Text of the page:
Much like the Eskom demonstration battery this project acts as a beacon to potential customers who may be interested in such a product but have no knowledge or confidence that it would work. The enormity of this development is likely beyond comprehension but in terms of opening up the market it is very big indeed.
Good morning everyone,
I posted last Tuesday some thoughts under the title "Is It Time For Another Bull Run" It feels like a lot has happened in the 4 or so working days that we have had since then.
The discovery that the Chinese intend carrying out inspections on their steel producers during the re-licensing that is due to take place in June and July, is quite something.
What makes it all the more significant is the fact that vanadium prices have already started to demonstrate a clear turn in sentiment. Anyone that has followed this commodity closely will appreciate that it is the actual change in direction of pricing that is key rather than the physical price that has been achieved to date. Since last Tuesday the data has continued its support of these changes such that it very much looks like a sustained period of price recovery is due to take place.
To be absolutely clear here, if as is strongly suspected these inspections are indeed true then they come at a time when the vanadium market in China is least able to cope with it.
Blast furnace utilization rates there are higher than at any point in 2018.
FeV inventory levels are substantially lower than at this time last year and have been throughout the course of 2019.
For all the drops we have seen in prices producers there simply haven't had enough time to build up their inventory compared to 2017, so any substantial pending event such as the new rebar standard isn't going to end well for steel producers.
Along the way there has been no physical evidence that raw materials production has ever recovered. In fact there has been a continuous message within all of the vanadium news flow, that says that raw materials have remained tight and it has been a drop in demand that has enabled prices to recede. Those re-bar inspections will surely put an end to that. More importantly what that truly means is that the FeV producers simply will not be able to ramp up their normally under utilised production (this has been true even when prices are strong) because the raw material simply isn't there to allow it.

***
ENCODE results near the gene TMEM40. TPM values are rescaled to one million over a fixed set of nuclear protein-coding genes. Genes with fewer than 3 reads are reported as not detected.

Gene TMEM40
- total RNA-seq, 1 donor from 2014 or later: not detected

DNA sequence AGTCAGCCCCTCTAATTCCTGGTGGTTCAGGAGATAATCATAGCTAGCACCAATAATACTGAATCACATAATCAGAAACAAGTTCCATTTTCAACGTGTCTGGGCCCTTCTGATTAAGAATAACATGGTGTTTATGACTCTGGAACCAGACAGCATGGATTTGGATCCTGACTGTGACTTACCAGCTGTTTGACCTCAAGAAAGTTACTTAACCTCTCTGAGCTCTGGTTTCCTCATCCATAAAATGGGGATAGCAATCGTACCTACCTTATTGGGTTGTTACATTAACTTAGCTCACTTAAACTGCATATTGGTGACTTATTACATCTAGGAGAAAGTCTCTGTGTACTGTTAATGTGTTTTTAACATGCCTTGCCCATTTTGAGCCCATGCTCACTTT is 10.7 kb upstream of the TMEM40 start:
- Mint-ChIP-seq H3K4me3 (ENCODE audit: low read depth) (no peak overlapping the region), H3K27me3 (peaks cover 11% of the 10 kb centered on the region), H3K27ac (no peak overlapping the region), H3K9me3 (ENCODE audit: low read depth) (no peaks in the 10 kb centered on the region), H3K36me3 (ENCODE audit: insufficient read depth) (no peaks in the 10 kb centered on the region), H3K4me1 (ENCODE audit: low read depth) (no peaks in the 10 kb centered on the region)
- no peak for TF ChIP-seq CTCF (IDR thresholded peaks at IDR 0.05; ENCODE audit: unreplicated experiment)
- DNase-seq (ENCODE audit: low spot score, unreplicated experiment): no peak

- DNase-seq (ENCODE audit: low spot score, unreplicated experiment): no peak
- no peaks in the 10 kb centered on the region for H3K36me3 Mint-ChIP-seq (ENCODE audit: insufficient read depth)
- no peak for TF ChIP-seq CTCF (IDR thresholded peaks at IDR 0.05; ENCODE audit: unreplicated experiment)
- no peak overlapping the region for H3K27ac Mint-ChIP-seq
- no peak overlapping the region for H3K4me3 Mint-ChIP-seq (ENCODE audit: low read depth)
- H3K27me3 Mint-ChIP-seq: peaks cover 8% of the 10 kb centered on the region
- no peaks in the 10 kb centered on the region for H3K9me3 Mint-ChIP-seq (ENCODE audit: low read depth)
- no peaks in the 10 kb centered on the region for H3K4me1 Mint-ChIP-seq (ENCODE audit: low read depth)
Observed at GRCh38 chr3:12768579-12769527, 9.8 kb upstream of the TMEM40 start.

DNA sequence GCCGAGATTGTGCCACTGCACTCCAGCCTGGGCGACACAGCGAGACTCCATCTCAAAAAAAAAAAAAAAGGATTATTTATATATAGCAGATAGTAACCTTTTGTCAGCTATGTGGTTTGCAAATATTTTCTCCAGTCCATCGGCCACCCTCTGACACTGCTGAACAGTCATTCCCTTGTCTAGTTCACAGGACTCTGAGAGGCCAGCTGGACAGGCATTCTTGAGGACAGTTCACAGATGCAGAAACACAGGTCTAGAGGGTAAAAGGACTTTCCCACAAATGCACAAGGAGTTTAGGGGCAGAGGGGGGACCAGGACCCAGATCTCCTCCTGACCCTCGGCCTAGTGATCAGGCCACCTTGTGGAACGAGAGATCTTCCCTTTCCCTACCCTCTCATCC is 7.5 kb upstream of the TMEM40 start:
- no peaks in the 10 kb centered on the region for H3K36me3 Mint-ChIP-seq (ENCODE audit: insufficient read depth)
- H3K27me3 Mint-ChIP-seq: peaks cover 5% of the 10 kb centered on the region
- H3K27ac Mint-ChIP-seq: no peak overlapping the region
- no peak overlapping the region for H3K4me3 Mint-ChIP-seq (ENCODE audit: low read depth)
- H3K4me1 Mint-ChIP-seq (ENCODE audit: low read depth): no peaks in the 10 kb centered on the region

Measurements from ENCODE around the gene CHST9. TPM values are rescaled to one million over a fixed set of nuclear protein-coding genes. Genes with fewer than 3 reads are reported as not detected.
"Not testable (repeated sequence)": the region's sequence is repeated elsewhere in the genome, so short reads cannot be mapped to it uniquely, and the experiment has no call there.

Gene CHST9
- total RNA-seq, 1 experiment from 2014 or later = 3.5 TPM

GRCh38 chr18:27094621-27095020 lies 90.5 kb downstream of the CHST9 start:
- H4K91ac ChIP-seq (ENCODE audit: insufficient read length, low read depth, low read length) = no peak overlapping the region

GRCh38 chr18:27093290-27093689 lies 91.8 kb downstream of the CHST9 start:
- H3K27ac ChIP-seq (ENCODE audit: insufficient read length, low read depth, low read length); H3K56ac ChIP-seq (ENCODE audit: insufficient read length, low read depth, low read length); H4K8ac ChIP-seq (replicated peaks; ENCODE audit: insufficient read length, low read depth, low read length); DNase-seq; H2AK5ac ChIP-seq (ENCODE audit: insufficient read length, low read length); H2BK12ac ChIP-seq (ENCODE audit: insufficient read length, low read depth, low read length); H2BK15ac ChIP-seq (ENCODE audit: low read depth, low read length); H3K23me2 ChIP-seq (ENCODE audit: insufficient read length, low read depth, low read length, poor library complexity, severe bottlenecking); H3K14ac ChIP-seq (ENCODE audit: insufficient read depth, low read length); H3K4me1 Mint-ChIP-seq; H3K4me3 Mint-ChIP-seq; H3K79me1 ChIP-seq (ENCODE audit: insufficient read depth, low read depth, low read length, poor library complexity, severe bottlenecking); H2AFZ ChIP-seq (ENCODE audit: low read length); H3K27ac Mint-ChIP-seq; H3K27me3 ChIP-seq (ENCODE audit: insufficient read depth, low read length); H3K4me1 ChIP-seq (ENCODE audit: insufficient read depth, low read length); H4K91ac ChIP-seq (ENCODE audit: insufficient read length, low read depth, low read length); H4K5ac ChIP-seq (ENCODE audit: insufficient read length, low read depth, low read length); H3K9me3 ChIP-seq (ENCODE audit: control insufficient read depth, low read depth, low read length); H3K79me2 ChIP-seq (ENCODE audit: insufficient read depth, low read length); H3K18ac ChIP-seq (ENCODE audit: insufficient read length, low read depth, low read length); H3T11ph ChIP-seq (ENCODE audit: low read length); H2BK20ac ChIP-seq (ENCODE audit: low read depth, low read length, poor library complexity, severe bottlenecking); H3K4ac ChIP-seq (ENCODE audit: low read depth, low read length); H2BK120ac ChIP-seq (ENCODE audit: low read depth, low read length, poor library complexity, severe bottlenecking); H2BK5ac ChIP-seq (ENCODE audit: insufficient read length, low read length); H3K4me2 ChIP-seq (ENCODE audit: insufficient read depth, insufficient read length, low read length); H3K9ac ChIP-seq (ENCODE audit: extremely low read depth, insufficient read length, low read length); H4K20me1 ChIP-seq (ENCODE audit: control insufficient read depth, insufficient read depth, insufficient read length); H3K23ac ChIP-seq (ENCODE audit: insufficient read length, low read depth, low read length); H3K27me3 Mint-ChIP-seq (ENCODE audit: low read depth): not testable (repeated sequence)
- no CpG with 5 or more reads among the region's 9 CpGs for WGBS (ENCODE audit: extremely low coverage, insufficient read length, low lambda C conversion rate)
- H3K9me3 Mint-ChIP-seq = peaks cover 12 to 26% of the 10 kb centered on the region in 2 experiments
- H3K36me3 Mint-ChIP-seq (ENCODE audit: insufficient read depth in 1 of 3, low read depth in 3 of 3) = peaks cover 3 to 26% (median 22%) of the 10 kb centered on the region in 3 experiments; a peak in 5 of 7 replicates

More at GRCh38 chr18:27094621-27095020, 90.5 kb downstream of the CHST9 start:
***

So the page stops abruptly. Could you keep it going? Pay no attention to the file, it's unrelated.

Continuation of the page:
So its not just about the fact that the new re-bar standard appears to have had its final stay of execution, it is much more about the vanadium market's ability to absorb this change at this particular moment in its cycle.
Time will tell just how many steel producers have held off on the new re-bar standard. Logic says the majority. After all what sensible operation implements a new standard unnecessarily at times of high prices when they know they have an extended period of implementation with which to play with?
Whatever the case, in this market with inventories so low and raw materials it seems so hard to secure, it really won't take that many to tip things fully over the edge.
So in my view the bounce is most definitely in and the bull run is most definitely on.
I very much enjoyed today's interview although I do feel the interviewer could have spent less time re-directing FM so soon after he had began answering a question.
What came across abundantly clear is the confidence that FM has in the plans that are currently in play. How solid a chance he feels the company has with the Eskom tender based on the combination of technological advantage and local content. It would be difficult for investors new to the story to appreciate this but those that have followed the story closely will have seen it.
There was also a very strong air of confidence about the BMN story over the medium to long term. We often busy ourselves here with day to day movements and attitudes to the SP but a simple step back combined with a willingness to be patient, demonstrates that given enough time, this investment will deliver substantial further returns based on the steel market alone, never mind the exciting developments that VRFBs should help deliver. Whilst the interviewer had done some homework it was clear he was not up to speed on the company's full story and so clearly wasn't able to grasp or understand the magnitude of what FM was explaining nor appreciate the in roads that have already been made by the company.